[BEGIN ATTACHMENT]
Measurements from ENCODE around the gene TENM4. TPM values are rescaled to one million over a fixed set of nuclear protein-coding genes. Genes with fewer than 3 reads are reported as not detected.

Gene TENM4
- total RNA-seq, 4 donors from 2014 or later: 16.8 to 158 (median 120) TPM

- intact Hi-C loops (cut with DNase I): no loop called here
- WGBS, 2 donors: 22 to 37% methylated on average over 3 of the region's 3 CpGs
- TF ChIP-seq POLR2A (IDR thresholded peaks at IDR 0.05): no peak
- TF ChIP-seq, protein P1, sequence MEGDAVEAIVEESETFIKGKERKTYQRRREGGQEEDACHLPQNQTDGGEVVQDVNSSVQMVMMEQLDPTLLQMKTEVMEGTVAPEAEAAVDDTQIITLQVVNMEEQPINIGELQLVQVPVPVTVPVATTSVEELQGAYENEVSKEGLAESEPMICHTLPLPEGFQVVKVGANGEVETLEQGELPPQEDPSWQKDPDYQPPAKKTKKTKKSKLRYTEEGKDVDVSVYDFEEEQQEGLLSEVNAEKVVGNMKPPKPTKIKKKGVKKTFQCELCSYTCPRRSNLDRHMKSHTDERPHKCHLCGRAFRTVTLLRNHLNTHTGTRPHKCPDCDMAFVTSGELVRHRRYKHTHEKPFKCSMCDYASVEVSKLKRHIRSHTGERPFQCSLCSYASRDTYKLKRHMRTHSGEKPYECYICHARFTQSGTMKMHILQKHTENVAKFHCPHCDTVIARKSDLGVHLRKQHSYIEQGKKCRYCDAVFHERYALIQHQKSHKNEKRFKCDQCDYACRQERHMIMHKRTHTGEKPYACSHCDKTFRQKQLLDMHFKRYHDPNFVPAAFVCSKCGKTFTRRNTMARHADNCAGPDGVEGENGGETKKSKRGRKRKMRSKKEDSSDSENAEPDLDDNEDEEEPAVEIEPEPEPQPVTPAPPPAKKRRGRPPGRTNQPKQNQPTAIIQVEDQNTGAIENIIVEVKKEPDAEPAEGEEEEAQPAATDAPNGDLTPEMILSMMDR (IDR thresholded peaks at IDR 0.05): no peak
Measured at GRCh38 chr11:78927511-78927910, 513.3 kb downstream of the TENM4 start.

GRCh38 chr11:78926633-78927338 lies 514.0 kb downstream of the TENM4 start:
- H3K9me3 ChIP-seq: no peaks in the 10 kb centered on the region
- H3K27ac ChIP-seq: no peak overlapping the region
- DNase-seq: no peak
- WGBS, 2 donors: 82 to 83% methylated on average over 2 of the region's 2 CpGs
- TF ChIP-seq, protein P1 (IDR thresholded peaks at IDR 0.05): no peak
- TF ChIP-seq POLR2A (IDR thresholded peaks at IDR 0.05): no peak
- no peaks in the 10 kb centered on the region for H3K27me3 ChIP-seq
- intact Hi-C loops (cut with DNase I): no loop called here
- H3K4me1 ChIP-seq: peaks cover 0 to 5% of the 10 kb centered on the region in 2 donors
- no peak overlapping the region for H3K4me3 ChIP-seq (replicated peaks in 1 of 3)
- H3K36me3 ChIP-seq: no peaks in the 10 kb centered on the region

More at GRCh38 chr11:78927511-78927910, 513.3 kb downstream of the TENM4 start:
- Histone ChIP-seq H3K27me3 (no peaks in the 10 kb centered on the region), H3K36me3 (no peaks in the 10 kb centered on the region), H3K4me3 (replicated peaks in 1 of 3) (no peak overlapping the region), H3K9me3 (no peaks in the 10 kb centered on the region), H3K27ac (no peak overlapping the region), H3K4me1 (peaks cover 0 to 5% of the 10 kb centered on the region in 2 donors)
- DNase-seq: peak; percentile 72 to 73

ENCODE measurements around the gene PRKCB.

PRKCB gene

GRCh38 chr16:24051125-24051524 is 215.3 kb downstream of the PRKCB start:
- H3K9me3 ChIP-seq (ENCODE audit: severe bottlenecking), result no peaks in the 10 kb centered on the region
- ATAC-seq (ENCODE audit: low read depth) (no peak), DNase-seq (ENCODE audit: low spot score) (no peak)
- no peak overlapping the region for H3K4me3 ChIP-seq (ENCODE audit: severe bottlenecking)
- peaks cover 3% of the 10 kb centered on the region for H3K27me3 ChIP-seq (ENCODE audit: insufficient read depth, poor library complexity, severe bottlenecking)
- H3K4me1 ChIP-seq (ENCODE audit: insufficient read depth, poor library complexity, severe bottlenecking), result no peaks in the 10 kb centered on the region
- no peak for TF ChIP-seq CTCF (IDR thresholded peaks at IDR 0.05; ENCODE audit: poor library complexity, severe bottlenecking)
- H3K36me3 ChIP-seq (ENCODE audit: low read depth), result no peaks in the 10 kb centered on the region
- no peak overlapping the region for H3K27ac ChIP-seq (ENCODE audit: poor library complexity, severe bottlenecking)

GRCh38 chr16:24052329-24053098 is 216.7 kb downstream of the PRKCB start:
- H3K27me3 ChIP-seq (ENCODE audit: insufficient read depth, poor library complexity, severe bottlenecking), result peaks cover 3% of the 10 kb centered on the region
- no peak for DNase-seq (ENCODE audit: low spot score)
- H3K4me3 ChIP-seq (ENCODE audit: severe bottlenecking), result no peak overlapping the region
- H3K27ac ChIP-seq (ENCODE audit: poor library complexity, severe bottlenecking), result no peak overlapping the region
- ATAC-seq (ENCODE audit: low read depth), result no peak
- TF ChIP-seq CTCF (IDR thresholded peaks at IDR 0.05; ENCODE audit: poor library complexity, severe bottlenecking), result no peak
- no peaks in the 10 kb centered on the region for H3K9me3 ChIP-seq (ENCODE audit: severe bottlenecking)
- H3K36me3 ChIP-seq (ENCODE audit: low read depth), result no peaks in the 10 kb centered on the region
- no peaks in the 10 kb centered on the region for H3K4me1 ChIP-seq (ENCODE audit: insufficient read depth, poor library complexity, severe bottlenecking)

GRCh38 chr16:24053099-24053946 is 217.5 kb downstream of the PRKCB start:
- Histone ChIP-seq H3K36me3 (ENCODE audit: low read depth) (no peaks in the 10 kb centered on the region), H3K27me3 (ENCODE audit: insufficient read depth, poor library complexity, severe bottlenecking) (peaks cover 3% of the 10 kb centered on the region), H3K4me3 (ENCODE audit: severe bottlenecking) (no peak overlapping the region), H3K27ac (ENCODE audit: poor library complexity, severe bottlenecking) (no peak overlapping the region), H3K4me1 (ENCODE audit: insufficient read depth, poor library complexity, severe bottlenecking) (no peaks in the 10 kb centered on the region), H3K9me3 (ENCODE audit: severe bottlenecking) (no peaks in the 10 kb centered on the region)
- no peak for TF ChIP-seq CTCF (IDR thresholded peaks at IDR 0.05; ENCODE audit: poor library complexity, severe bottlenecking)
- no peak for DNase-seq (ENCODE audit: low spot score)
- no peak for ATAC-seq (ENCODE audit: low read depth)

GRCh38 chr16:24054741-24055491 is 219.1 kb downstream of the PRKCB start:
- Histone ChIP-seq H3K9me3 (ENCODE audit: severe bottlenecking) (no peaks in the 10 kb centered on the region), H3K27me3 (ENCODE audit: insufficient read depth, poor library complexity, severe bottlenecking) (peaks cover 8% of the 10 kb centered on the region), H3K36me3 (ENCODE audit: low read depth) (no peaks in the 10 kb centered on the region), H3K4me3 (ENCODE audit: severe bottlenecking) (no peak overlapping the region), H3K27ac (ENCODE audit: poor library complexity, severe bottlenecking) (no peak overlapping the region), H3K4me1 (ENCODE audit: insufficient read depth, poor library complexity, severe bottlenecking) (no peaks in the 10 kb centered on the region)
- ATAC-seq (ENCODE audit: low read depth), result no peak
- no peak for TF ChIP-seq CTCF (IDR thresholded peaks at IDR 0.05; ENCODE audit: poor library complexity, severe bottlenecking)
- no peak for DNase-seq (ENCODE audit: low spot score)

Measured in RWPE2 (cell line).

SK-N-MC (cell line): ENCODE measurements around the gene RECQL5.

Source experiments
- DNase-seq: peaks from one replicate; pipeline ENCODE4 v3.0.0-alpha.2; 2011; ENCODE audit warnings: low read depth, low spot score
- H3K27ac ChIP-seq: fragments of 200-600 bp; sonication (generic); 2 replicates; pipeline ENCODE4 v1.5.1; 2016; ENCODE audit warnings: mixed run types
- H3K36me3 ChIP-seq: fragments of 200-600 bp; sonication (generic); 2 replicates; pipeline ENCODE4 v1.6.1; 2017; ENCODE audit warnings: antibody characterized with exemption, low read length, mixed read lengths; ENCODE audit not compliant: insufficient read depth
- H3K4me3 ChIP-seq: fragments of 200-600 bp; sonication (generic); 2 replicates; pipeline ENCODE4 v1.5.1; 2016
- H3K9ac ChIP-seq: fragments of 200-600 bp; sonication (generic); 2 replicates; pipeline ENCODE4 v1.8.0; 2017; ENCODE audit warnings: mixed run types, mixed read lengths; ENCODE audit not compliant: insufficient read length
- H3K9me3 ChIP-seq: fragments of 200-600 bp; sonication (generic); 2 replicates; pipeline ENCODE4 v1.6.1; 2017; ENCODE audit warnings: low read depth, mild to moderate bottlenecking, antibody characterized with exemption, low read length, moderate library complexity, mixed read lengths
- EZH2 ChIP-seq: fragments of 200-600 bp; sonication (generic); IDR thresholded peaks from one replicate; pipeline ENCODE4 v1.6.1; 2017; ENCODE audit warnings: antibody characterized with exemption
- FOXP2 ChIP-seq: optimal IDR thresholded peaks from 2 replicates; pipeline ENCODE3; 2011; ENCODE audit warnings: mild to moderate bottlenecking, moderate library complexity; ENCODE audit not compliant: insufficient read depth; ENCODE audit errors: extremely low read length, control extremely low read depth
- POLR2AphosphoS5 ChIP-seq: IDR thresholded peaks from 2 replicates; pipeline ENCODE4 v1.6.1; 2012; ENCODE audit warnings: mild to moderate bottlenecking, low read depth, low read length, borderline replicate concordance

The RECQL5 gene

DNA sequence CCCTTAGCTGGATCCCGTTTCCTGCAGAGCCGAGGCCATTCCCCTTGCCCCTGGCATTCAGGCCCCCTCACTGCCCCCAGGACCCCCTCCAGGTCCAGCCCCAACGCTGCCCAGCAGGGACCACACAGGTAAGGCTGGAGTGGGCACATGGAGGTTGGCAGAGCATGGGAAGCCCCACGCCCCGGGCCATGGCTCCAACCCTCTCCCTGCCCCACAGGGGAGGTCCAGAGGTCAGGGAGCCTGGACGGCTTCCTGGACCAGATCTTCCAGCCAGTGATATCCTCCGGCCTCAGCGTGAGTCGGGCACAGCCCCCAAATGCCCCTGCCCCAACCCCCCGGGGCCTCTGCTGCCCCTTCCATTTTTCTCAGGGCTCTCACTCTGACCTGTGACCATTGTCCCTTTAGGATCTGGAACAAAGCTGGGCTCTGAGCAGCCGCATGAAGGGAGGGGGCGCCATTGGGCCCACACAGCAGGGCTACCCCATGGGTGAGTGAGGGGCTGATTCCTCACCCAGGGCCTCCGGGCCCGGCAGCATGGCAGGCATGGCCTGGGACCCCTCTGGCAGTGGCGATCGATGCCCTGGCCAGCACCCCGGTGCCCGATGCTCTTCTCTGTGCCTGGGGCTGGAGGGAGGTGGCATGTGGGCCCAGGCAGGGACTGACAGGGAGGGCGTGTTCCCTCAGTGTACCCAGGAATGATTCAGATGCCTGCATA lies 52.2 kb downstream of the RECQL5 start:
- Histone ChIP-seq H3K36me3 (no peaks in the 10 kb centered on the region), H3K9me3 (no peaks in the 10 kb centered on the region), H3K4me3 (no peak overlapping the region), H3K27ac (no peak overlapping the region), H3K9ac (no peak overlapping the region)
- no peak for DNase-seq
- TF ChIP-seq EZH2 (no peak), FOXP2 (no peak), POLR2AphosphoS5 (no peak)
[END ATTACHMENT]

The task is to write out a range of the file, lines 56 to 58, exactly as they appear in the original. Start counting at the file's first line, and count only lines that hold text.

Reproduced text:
SK-N-MC (cell line): ENCODE measurements around the gene RECQL5.

Source experiments
- DNase-seq: peaks from one replicate; pipeline ENCODE4 v3.0.0-alpha.2; 2011; ENCODE audit warnings: low read depth, low spot score